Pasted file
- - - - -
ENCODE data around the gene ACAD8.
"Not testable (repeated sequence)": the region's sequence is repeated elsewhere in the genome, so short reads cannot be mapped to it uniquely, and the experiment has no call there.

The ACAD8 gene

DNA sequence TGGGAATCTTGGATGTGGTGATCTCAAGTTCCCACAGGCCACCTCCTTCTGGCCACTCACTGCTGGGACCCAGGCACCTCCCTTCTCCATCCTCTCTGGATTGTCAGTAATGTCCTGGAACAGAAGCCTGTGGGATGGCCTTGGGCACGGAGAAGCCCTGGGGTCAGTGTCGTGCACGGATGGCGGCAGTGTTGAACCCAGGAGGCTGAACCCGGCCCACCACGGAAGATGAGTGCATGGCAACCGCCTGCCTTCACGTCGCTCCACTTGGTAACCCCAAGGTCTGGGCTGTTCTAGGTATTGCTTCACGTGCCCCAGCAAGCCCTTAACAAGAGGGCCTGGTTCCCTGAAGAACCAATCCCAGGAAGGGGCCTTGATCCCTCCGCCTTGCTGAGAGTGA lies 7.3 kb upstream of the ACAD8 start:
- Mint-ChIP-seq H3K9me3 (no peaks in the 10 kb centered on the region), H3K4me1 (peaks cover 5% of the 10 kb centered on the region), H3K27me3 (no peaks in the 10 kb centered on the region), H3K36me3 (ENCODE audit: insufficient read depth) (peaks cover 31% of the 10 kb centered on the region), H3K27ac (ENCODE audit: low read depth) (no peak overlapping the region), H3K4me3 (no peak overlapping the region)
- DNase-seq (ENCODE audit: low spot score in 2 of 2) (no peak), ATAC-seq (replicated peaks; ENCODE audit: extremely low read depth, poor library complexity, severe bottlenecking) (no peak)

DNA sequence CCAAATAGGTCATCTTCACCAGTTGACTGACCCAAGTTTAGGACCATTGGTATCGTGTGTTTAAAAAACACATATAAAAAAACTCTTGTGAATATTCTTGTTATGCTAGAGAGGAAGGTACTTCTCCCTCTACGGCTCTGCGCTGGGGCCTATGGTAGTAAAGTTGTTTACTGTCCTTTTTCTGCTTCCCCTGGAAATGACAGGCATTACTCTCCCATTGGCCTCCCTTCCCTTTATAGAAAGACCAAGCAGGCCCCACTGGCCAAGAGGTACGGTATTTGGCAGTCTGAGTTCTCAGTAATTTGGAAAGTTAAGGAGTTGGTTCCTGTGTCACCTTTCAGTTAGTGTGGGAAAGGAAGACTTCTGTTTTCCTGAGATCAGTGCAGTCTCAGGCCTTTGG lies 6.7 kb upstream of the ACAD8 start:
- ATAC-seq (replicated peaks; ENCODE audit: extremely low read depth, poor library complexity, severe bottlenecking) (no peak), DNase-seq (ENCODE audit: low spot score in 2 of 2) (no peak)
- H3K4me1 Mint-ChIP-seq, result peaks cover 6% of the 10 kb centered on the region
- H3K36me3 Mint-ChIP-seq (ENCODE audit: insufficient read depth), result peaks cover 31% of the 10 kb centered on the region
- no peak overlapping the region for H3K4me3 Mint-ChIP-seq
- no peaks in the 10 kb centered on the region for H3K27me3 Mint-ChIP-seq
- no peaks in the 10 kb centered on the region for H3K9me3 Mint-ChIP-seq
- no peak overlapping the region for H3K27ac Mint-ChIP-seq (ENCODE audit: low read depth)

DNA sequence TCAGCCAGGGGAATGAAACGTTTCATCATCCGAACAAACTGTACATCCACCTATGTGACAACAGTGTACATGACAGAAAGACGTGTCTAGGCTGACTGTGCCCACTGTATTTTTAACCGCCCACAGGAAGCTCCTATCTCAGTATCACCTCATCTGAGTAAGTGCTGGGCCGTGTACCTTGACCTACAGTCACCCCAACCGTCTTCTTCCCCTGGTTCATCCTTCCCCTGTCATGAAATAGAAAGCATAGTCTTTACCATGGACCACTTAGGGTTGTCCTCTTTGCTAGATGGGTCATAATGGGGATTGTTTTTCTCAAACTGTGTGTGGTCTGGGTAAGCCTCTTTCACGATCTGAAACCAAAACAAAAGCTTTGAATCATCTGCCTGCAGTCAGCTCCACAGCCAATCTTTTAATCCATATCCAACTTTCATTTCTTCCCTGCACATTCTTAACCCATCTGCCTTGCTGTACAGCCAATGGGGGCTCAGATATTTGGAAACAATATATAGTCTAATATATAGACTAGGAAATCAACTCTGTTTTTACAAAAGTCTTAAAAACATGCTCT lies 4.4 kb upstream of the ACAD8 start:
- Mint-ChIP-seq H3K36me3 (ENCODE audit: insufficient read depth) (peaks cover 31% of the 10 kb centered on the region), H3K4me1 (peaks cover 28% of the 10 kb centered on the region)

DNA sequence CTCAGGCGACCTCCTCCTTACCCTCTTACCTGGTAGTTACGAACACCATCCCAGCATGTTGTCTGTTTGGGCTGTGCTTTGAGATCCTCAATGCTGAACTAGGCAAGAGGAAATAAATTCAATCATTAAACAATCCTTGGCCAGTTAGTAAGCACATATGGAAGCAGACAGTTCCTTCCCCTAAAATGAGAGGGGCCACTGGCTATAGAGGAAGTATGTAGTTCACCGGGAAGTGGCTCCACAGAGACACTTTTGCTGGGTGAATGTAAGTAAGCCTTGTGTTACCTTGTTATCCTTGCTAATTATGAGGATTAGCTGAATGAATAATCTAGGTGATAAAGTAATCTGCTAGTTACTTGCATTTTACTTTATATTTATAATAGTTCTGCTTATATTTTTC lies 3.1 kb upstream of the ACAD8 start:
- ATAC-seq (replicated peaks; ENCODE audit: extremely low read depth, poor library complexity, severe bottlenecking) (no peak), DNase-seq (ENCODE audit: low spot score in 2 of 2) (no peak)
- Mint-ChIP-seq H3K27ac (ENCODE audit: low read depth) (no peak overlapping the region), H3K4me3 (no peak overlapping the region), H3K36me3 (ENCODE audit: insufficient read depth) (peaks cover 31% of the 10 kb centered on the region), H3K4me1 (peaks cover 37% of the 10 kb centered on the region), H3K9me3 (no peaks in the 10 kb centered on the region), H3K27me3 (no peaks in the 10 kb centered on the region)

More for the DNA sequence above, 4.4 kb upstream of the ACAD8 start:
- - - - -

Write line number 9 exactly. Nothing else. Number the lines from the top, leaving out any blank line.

- H3K4me1 Mint-ChIP-seq, result peaks cover 6% of the 10 kb centered on the region